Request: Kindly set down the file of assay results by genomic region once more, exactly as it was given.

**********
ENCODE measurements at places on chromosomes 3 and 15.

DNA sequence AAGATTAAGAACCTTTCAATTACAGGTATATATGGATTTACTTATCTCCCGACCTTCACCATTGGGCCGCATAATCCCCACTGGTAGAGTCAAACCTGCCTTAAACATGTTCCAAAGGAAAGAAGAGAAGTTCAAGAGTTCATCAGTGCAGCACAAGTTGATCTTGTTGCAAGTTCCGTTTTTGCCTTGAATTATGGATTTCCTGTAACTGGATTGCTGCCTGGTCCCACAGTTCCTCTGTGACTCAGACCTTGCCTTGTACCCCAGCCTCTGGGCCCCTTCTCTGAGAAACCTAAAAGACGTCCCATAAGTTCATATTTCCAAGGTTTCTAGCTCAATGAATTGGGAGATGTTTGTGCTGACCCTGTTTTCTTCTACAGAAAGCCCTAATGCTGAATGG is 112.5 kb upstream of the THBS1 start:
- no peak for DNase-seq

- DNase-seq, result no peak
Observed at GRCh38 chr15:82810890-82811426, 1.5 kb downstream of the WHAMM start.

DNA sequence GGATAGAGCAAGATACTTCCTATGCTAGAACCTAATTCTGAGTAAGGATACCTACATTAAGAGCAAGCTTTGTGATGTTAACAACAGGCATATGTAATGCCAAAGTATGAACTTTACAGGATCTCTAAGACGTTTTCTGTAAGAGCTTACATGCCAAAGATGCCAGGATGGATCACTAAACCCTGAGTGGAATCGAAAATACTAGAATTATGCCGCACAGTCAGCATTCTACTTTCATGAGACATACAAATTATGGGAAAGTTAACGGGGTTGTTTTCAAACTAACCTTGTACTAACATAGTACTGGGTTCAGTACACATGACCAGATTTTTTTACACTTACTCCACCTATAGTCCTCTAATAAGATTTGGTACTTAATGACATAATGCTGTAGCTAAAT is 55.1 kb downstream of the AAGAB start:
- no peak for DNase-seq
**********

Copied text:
ENCODE measurements at places on chromosomes 3 and 15.

DNA sequence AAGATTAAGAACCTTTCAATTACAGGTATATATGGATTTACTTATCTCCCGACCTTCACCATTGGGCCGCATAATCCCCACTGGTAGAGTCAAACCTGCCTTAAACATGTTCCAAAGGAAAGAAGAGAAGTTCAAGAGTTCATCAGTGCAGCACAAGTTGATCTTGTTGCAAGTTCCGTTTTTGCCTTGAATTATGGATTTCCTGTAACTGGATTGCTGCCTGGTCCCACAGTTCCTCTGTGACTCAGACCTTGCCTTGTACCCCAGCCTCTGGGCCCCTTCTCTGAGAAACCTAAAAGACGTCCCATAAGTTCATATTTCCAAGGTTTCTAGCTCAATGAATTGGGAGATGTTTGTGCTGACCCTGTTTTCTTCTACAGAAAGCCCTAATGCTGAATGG is 112.5 kb upstream of the THBS1 start:
- no peak for DNase-seq

- DNase-seq, result no peak
Observed at GRCh38 chr15:82810890-82811426, 1.5 kb downstream of the WHAMM start.

DNA sequence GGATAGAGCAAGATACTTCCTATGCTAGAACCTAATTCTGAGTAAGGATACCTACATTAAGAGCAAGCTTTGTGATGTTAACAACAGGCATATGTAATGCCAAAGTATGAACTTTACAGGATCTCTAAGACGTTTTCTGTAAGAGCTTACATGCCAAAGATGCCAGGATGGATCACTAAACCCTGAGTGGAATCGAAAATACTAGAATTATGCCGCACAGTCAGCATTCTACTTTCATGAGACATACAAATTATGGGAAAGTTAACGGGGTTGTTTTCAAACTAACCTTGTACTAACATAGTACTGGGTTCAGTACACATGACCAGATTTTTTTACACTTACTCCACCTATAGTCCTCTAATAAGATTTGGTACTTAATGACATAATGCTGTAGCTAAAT is 55.1 kb downstream of the AAGAB start:
- no peak for DNase-seq